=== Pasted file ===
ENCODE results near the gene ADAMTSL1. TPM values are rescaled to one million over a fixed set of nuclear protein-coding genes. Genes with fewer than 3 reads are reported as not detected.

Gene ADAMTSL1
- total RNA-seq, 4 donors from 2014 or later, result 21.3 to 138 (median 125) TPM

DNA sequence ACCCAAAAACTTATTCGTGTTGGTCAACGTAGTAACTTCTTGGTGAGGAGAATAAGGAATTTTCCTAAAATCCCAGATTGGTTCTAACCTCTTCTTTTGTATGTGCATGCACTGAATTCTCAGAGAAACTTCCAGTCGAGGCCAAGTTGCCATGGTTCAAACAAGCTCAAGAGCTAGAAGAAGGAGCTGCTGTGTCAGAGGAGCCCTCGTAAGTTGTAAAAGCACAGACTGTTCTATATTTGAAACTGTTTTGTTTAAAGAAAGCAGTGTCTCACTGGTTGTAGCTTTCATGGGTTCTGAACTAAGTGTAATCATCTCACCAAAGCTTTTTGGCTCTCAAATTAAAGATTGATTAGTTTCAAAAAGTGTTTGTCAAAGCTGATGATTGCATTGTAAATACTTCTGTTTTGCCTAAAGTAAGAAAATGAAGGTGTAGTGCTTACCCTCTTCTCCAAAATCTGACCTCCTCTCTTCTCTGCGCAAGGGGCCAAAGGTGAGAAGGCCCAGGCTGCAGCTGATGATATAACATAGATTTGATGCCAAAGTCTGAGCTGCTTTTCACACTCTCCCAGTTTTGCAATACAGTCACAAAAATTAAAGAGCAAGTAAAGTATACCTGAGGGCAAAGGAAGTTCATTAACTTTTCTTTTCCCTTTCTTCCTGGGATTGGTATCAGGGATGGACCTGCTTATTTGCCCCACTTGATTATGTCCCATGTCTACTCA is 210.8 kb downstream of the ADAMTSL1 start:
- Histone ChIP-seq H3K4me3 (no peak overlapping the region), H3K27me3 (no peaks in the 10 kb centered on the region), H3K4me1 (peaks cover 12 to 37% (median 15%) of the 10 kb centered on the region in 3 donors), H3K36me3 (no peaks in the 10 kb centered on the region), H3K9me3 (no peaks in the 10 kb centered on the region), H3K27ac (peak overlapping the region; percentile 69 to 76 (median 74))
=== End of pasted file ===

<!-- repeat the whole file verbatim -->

ENCODE results near the gene ADAMTSL1. TPM values are rescaled to one million over a fixed set of nuclear protein-coding genes. Genes with fewer than 3 reads are reported as not detected.

Gene ADAMTSL1
- total RNA-seq, 4 donors from 2014 or later, result 21.3 to 138 (median 125) TPM

DNA sequence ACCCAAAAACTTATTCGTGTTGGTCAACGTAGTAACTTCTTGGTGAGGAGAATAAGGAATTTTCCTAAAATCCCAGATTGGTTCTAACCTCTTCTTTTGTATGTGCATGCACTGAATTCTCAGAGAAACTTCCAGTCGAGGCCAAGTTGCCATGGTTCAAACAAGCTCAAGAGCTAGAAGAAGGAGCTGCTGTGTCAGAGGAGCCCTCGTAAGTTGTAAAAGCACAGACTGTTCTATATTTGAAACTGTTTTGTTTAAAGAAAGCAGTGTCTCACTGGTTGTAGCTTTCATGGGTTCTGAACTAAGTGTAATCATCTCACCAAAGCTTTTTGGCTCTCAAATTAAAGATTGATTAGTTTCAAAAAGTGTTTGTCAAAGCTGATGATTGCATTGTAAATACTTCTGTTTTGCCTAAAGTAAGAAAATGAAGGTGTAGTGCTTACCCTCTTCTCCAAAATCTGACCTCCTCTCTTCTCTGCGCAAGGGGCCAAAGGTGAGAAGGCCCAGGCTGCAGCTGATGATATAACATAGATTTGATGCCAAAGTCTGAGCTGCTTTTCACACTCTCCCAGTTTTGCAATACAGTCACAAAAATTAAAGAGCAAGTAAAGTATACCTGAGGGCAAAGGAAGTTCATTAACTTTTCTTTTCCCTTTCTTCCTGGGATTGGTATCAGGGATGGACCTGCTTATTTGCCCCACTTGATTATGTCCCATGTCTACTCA is 210.8 kb downstream of the ADAMTSL1 start:
- Histone ChIP-seq H3K4me3 (no peak overlapping the region), H3K27me3 (no peaks in the 10 kb centered on the region), H3K4me1 (peaks cover 12 to 37% (median 15%) of the 10 kb centered on the region in 3 donors), H3K36me3 (no peaks in the 10 kb centered on the region), H3K9me3 (no peaks in the 10 kb centered on the region), H3K27ac (peak overlapping the region; percentile 69 to 76 (median 74))